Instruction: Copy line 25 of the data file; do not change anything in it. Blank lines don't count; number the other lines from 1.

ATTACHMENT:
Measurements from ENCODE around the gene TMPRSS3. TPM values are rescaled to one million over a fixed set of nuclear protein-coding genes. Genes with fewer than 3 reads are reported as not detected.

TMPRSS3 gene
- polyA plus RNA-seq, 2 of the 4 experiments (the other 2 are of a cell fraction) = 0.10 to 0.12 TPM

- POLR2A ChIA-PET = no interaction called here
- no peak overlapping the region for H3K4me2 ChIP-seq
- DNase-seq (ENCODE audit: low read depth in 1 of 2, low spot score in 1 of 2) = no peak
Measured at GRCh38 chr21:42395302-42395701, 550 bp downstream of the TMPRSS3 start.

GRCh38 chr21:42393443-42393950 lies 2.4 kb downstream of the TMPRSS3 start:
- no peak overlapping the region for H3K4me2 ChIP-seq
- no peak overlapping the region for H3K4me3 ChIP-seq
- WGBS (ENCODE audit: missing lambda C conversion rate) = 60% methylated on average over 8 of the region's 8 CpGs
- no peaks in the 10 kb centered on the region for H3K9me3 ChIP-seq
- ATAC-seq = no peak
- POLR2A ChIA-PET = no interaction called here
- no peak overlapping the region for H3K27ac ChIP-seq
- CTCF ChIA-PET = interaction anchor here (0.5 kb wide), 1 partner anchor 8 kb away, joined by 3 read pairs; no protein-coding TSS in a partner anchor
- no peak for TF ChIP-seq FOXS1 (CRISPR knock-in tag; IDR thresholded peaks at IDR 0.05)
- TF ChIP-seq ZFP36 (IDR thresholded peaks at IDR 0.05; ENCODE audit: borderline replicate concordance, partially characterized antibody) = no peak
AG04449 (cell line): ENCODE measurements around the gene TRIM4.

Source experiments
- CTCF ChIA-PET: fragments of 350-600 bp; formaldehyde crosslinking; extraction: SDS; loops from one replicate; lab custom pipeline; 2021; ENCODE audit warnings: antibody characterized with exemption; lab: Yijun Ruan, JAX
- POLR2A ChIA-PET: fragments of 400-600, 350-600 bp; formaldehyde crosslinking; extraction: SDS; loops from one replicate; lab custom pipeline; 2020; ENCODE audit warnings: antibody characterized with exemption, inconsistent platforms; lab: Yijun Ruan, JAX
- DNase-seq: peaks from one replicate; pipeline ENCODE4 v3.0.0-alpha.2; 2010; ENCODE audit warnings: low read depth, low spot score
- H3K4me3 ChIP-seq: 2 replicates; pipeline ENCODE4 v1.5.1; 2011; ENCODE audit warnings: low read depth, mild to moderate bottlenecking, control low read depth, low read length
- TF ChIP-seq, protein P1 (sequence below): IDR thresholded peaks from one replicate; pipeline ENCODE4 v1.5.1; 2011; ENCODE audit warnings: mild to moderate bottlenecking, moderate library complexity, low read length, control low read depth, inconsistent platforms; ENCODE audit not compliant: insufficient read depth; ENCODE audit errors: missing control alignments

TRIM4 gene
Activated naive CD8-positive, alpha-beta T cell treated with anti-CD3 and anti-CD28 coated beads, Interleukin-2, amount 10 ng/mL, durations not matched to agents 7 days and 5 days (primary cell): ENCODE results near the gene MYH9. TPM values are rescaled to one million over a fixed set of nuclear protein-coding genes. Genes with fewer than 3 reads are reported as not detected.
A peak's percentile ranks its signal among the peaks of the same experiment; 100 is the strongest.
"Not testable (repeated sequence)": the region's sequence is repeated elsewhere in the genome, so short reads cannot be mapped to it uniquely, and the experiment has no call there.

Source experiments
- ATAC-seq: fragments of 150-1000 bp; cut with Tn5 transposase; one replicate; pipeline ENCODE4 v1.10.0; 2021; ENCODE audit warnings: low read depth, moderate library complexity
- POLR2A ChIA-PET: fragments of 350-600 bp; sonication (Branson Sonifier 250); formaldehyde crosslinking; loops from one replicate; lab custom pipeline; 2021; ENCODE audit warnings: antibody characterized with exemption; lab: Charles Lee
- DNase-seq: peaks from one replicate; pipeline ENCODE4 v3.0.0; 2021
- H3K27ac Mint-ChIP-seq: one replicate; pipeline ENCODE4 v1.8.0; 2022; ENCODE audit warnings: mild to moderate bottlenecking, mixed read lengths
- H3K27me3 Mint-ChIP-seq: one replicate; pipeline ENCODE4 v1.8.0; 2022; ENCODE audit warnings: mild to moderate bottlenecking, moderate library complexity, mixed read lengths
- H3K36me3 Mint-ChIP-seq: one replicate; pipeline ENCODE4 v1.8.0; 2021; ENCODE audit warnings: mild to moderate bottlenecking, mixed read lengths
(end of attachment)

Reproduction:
- TF ChIP-seq, protein P1 (sequence below): IDR thresholded peaks from one replicate; pipeline ENCODE4 v1.5.1; 2011; ENCODE audit warnings: mild to moderate bottlenecking, moderate library complexity, low read length, control low read depth, inconsistent platforms; ENCODE audit not compliant: insufficient read depth; ENCODE audit errors: missing control alignments